The auto bailout is a one-time outlay. The federal government may add to the $10 billion, but it may also get the money back if industry restructuring and a rebound in auto sales boosts the value of its GM and Chrysler equity. By contrast, Finance expects the annual cost of Harper’s tax cuts to rise to $44 billion as the corporate tax cuts are phased in and as the economy recovers.

The size of this year’s deficit (3% of GDP) should not be the issue. It would not make sense to raise taxes in the midst of recession to balance the budget. However, to avoid an ongoing structural deficit as the economy recovers, we should consider reversing Harper’s tax cuts . . . even if it delays “Tax Freedom” by three days.

Enjoy and share:

Comments

Comment from Quimby
Time: June 6, 2009, 8:09 pm

When is corporate tax freedom day?

Comment from Erin Weir
Time: June 6, 2009, 8:27 pm

Around April 1

Comment from Raphael
Time: June 6, 2009, 10:21 pm

As a conservative I always opposed the tax cuts to the GST. I support consumption taxes in order to tax at the last stage in the economic changing of hands. I support tax cuts, however, at the source of production, since it encourages the tenets of conservatism: savings, growth, reinvestment. The more money a person keeps at the source of production, the more money they have to spend in the economy. When the government expropriates income at the production stage, it never gets a chance to go into the economy and create stimulus.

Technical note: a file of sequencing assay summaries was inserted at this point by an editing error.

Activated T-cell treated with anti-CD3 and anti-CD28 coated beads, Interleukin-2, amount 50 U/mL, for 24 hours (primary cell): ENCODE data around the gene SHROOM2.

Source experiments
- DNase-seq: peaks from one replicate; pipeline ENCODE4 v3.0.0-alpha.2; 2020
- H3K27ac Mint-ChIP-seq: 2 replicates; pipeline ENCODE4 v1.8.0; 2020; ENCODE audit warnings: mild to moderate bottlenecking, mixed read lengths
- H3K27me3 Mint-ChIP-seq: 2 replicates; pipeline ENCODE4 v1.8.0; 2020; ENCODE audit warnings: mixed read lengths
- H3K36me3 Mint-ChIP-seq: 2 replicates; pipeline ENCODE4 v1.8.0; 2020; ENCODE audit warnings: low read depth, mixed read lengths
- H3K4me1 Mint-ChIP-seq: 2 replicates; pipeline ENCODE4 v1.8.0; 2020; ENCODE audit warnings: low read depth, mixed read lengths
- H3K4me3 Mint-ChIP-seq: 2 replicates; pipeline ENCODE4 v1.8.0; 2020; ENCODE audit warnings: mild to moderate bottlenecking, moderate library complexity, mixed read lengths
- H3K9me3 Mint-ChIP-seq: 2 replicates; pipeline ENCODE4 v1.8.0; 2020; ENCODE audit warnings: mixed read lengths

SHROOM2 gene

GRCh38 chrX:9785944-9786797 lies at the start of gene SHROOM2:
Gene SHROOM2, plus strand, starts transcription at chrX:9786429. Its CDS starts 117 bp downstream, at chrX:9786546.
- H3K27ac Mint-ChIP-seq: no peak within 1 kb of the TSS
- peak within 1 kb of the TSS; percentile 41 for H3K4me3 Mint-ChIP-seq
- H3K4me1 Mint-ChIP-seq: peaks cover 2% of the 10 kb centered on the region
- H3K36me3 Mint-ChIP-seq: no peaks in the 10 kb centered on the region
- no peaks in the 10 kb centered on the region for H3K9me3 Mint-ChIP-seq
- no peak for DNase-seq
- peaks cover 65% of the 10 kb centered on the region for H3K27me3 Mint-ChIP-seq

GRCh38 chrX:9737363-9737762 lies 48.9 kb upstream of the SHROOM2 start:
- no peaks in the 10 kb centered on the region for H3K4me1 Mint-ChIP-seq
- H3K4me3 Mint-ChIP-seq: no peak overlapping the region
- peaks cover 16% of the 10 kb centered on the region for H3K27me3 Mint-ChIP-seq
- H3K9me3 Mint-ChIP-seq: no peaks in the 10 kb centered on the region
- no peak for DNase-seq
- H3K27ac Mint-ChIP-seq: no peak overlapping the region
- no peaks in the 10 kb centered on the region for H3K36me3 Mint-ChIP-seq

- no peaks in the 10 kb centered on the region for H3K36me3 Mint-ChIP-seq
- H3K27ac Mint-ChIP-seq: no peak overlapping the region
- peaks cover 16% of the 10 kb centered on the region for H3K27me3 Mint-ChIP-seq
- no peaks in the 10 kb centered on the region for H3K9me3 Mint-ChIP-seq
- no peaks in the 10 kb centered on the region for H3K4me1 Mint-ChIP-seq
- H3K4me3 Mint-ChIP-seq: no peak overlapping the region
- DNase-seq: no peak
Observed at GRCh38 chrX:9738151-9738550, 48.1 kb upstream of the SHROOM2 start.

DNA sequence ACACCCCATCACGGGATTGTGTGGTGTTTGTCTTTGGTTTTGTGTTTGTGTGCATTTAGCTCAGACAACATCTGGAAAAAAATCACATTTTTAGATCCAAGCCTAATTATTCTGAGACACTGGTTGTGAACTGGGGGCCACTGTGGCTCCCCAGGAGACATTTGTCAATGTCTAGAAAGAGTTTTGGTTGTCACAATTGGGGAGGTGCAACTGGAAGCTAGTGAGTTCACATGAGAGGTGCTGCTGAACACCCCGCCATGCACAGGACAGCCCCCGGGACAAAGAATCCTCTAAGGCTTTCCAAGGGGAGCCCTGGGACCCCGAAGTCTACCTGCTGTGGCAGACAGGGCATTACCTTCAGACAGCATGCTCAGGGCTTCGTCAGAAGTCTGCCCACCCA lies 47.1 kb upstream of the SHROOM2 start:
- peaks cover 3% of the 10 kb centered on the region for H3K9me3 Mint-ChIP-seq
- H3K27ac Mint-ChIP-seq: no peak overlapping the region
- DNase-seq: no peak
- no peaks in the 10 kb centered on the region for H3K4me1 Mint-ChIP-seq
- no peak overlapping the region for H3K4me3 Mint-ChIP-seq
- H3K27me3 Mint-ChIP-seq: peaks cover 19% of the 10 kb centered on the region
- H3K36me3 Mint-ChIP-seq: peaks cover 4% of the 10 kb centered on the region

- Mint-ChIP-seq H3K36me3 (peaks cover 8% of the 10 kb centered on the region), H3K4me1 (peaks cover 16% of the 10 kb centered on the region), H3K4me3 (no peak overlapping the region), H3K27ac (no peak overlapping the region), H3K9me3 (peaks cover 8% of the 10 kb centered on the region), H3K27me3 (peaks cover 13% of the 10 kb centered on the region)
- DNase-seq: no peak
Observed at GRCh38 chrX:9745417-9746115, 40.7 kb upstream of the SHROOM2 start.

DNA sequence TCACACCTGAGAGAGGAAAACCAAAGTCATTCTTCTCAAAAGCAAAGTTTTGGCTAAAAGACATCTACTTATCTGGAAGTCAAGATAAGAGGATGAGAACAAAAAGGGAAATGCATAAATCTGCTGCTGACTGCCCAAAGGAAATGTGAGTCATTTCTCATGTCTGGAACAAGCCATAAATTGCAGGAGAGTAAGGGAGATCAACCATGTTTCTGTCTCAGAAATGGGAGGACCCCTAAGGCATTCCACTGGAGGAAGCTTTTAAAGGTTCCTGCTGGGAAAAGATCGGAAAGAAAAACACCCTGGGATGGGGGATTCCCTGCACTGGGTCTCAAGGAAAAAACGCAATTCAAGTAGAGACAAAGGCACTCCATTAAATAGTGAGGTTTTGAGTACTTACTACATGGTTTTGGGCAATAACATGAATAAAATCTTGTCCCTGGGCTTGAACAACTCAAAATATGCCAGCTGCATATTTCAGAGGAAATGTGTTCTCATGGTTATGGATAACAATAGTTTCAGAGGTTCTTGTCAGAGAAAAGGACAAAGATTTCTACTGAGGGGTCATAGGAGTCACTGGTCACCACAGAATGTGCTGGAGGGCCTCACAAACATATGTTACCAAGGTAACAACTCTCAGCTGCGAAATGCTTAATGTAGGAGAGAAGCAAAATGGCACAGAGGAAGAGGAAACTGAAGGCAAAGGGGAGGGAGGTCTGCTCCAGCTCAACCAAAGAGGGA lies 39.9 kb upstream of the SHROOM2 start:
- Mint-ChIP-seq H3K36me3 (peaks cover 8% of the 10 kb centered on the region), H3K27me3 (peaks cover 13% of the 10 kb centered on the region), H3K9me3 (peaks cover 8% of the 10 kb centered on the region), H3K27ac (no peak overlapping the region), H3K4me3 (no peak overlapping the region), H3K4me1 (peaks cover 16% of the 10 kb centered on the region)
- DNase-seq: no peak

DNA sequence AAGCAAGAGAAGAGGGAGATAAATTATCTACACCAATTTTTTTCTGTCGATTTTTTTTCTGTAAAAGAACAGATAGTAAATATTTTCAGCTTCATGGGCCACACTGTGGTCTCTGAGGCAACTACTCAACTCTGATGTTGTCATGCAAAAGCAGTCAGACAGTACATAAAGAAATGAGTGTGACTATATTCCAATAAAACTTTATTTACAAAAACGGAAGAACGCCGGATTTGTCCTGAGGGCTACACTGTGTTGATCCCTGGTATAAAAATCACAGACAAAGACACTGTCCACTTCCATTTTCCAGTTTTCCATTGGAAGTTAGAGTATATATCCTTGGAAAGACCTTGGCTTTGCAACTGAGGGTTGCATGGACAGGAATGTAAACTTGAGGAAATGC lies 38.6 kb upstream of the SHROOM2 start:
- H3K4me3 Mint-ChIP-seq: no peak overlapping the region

The GST cuts should probably be reversed because they provided a good revenue source for the government, but tax cuts to the marginal rate would be encouraged. And let’s not forget that the Conservative government has been spending too much money while also cutting taxes. Simple fiscal budgeting tells you that you can’t reduce your income while increasing your expenditures without being forced to borrow against your future equity.

And now that’s what we’re being forced to do.

Comment from Robert McClelland
Time: June 7, 2009, 5:08 am

When the government expropriates income at the production stage, it never gets a chance to go into the economy and create stimulus.

Right, because as every conservative knows, when the government “expropriates” income it disappears into a black hole never to be seen again.

Comment from Paul Tulloch
Time: June 7, 2009, 4:09 pm

Yes and when a corporation receives a tax break it ends up in a black whole of dividends (if the shareholders are lucky who due to the skewness in stock ownership are so well off that it goes into savings), or insanely high executive bonuses. (in theory it is supposed to go to investment and other such worthy causes).

Comment from Peter Mackey
Time: June 9, 2009, 7:04 am

One puropse of taxations is to redistribute wealth. It has ben doicumented that employment income has remained staticwhile income at the highest x% has risen at the expense of the rest of us. Moreover all govermnent spending is treated as a current expense rather thanas asset creation and allowence for depreciation and other accounting pratices avilable to corpporations. There is no acknowledgement of the benefits of a truly progressive income tax.We often speak 0f the benefits of greater freedom; never is it said there are many benefits to greater equality which reduces the gap between rich and poor.

Write a comment





Related articles